There is no universally accepted definition of the non-profit sector. However, from the standpoint of empirical international research, it is possible to refer to the conceptual framework established within a vast comparative project coordinated by the Johns Hopkins University since 1990.
On such a basis, the non-profit sector consists of organisations with the following characteristics:
- a) they are formal, i.e. they have a certain degree of institutionalisation, which generally presupposes legal personality;
- b) they are private, i.e. distinct from the both state and those organisations issuing directly from the public authorities;
- c) they are independent, in the sense that they must have their own regulations and decision making bodies;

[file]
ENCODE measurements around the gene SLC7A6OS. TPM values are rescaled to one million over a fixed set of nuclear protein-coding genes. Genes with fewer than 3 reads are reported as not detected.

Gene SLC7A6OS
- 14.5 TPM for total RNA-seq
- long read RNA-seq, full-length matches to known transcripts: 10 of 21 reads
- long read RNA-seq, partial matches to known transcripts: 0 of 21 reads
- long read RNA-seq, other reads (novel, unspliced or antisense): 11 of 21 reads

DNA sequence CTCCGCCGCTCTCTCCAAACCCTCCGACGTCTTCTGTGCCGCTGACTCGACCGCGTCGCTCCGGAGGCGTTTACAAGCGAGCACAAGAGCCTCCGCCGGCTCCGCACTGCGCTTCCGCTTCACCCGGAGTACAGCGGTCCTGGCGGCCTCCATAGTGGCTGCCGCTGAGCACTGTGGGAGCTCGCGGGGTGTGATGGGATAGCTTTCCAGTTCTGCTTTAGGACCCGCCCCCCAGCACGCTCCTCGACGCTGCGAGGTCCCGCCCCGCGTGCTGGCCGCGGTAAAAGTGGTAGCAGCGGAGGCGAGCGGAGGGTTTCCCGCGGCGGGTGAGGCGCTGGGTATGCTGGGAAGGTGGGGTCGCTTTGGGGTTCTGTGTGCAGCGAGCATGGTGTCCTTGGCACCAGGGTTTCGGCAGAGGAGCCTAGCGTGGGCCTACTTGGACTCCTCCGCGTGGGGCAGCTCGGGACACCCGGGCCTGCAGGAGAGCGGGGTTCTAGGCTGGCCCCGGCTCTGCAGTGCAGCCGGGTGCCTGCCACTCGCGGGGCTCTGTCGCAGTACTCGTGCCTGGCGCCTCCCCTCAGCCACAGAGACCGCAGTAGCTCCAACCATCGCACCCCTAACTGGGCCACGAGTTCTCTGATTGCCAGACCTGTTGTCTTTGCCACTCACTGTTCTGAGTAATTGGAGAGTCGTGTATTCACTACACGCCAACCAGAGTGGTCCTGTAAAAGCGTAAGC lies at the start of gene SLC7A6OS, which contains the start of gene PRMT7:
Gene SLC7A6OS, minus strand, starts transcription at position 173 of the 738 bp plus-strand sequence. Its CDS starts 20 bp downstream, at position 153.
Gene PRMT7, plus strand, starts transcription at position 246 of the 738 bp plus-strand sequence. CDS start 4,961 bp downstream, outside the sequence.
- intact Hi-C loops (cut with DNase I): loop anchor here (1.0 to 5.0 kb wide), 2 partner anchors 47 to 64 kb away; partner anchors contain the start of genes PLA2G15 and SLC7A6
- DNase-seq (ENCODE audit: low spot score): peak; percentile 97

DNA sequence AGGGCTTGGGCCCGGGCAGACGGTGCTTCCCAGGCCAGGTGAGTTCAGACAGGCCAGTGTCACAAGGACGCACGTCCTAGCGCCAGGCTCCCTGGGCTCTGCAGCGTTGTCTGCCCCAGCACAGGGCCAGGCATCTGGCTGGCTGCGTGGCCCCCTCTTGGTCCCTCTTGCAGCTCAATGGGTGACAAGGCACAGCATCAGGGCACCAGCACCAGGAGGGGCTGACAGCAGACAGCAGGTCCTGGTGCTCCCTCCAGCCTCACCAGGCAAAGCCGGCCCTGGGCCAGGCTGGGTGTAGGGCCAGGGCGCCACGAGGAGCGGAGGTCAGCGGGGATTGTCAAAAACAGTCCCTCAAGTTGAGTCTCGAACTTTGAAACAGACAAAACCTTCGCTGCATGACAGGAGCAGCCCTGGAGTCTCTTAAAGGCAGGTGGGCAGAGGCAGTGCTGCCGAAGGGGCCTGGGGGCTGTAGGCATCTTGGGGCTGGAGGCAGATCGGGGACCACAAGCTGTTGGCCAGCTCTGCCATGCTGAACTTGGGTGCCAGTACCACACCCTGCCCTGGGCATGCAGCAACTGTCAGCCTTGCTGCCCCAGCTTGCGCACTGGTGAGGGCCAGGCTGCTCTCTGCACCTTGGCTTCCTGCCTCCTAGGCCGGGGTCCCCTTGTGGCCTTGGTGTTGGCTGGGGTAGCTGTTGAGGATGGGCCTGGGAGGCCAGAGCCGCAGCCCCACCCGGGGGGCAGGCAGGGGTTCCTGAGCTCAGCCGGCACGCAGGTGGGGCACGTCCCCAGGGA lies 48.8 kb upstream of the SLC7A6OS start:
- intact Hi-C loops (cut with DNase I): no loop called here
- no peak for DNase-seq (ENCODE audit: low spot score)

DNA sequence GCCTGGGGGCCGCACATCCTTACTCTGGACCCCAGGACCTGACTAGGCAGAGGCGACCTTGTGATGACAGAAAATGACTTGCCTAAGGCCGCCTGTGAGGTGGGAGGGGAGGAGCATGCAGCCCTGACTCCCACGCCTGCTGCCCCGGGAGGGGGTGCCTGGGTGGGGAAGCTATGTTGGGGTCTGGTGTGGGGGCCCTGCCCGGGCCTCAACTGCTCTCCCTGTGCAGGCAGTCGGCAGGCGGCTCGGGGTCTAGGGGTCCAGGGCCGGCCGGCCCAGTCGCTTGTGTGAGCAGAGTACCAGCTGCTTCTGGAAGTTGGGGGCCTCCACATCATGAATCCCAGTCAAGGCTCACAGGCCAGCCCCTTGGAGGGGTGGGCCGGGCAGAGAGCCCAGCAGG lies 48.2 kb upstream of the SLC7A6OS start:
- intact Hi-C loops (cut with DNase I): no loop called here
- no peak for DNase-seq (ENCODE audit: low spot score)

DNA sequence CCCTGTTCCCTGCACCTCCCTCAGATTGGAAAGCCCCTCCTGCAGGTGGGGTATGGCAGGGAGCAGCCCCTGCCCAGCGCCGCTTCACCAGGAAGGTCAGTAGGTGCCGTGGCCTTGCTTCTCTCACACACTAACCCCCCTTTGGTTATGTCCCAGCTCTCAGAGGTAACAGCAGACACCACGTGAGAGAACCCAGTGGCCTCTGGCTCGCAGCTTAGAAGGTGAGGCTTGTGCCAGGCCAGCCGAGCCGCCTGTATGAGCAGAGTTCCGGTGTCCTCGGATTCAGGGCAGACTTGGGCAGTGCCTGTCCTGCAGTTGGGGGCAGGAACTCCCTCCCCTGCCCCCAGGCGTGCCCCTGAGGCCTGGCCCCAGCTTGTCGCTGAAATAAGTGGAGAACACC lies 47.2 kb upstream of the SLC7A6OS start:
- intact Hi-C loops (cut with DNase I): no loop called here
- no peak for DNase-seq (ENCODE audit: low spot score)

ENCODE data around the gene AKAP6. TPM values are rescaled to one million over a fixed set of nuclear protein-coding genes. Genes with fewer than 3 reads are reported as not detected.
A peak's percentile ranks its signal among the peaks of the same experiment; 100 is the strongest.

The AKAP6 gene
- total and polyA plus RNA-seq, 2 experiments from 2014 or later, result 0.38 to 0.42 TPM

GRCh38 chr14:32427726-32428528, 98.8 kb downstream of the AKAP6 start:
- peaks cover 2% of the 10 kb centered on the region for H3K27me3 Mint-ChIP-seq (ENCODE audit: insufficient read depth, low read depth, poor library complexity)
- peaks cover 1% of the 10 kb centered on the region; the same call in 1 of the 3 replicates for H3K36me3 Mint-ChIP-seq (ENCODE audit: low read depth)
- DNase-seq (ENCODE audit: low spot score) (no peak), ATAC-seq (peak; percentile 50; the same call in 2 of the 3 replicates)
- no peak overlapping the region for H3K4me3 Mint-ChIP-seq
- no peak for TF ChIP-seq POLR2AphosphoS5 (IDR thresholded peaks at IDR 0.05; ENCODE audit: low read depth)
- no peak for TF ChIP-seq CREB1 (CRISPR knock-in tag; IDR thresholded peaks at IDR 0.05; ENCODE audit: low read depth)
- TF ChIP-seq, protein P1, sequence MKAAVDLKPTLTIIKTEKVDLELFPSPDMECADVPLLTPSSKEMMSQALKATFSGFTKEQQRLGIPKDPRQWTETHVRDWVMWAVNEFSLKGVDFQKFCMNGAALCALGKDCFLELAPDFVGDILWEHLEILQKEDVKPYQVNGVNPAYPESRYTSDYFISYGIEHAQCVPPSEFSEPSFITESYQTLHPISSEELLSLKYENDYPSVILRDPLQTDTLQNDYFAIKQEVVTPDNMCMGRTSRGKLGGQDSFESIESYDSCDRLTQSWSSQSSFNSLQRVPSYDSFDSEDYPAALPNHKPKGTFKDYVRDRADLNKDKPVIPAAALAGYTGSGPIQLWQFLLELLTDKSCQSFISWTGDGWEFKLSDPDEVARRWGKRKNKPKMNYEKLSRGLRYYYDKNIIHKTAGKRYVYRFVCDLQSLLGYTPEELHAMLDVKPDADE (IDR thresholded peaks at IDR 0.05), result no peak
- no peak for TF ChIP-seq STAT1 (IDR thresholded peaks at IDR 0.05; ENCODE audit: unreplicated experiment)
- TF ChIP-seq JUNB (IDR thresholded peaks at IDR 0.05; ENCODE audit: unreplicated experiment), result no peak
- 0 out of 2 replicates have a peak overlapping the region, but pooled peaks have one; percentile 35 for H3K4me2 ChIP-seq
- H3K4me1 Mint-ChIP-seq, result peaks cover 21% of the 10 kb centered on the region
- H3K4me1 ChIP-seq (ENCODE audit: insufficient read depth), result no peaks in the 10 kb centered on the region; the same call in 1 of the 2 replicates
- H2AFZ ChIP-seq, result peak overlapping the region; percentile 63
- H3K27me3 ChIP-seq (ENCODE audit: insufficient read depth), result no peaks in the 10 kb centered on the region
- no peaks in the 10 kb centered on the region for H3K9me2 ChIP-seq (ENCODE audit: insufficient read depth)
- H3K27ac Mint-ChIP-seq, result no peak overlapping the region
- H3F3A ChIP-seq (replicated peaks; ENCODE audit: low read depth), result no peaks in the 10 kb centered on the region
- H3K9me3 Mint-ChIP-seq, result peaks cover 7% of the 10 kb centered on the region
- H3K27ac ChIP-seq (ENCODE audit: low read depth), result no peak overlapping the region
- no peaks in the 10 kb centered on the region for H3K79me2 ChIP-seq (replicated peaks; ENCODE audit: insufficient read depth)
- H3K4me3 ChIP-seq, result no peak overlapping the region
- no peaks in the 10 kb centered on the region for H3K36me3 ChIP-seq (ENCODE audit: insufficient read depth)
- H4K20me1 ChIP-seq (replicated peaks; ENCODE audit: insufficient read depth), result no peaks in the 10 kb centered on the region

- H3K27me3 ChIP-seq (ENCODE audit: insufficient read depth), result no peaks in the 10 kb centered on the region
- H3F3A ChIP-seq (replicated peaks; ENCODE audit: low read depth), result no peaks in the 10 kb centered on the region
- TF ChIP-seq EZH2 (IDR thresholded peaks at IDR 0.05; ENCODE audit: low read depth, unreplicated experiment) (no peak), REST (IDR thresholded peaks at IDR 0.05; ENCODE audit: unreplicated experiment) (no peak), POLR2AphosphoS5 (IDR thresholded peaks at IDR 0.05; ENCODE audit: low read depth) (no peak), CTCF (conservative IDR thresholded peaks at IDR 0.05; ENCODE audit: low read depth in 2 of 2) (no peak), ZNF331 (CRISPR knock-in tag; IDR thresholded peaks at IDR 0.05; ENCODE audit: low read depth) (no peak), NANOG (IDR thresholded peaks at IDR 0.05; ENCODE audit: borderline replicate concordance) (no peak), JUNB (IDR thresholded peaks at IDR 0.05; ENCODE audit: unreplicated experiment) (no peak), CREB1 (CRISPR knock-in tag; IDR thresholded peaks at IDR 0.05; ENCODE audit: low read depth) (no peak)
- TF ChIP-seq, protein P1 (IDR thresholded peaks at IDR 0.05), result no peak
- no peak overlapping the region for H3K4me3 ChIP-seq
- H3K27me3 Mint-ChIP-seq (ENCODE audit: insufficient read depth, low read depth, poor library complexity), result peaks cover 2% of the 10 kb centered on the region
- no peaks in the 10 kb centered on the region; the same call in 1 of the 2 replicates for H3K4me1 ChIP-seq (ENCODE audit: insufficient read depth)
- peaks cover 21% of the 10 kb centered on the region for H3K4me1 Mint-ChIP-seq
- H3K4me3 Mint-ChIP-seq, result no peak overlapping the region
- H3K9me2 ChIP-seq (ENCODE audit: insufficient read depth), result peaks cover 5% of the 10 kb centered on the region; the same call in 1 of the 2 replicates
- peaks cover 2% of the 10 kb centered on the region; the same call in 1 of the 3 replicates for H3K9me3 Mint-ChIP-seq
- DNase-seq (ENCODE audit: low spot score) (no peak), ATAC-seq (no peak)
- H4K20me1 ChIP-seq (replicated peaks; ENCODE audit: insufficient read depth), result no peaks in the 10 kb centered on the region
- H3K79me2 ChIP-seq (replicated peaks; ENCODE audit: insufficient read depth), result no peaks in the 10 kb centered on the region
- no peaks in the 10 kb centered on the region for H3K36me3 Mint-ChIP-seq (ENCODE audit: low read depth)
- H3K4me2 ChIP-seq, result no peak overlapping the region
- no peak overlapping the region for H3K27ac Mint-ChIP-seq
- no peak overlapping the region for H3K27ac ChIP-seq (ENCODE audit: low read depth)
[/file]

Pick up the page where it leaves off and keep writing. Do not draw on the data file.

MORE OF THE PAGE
- d) they cannot distribute profits to either their members or their administrators. This "constraint on the distribution of profits" lies at the heart of all the literature on non-profit organisations;
- e) they must involve some level of voluntary participation by volunteers and/or donors, and they must be founded on the free and voluntary affiliation of their members
For more information, visit The Comparative Nonprofit Sector Project by the Johns Hopkins Center for Civil Society Studies.